Following the Supreme Court’s redefinition of marriage in Obergefell v. Hodges, the American Civil Liberties Union (ACLU) has declared that it will no longer support the federal Religious Freedom Restoration Act (RFRA) or state analogues.
This is a stunning reversal considering Religious Freedom Restoration Act’s history.
The Religious Freedom Restoration Act was introduced in 1993 by none other than Sen. Ted Kennedy, D-Mass., and (then) Rep. Chuck Schumer, D-N.Y., as a direct response to the watering down of existing Free Exercise protections through Employment Division v. Smith, a 1990 Supreme Court decision. With the ACLU’s help, the Religious Freedom Restoration Act was signed into law by President Bill Clinton.
Fast forward to today. The ACLU now says that the many liberals who supported the Religious Freedom Restoration Act, including the ACLU itself, had in fact created a license to discriminate against LGBT persons “in virtually all aspects of their lives.”
But, as explained by the Heritage Foundation’s Sarah Torre, Religious Freedom Restoration Act’s do not guarantee religious believers will win in every case.
Rather, a person or institution of faith must first prove to a judge that a government action results in a substantial burden on their religious exercise and the government is then given the opportunity to show a compelling justification for its actions. The ACLU had argued for the passage of the Religious Freedom Restoration Act precisely because it struck the right balance, so it is therefore more than ironic to now see the ACLU leading the charge against state religious freedom bills that are effectively identical to the federal law it once championed.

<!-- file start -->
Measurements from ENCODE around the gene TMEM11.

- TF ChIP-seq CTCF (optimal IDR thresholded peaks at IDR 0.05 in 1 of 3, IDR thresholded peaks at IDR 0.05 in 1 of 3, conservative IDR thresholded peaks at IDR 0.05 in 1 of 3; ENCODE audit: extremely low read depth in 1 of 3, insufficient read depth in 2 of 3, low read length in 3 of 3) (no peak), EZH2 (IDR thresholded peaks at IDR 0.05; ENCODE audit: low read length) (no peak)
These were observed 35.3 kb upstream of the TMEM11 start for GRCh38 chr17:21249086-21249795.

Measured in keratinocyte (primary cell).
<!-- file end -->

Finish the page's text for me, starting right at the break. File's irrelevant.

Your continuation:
By labeling these laws as hate legislation, you would think the ACLU would have purged itself of all association with these supposedly bigoted laws long ago. But you would be wrong.
In 2014, the ACLU filed a lawsuit against the U.S. Army. The Army had refused to allow a Sikh college student, Iknoor Singh, to enlist in ROTC (Reserve Officers’ Training Corps) unless he followed Army grooming and uniform regulations. This would have required him to shave his beard, remove his turban, and cut his hair. Because his religious beliefs required him not to do these things, Singh requested a religious accommodation. When the Army denied this request, the ACLU argued for Singh’s rights, quoting the Religious Freedom Restoration Act in his defense.
According to the ACLU’s complaint, the Army’s refusal to accommodate Singh violated the federal Religious Freedom Restoration Act, which protects “fundamental religious-exercise rights.” The ACLU and Singh won the case because of the existence of the federal Religious Freedom Restoration Act.
The ACLU filed a similar lawsuit in Texas in 2007 against a judge who demanded a Sikh man remove his turban in a courtroom. This turban was worn because of religious beliefs—according to the former Texas ACLU legal director, “the turban signifies devotion to God, and is an integral part of a Sikh’s identity.”
The ACLU used the Texas state Religious Freedom Restoration Act to argue that the judge violated the man’s freedom of religious exercise by asking him to remove his turban. An ACLU volunteer attorney working on the case stated “We believe RFRA’s prohibition on substantially burdening a person’s free exercise of religion clearly applies to the judge in this case.” Once more, the ACLU’s use of the Religious Freedom Restoration Act resulted in the protection of sincerely held religious beliefs.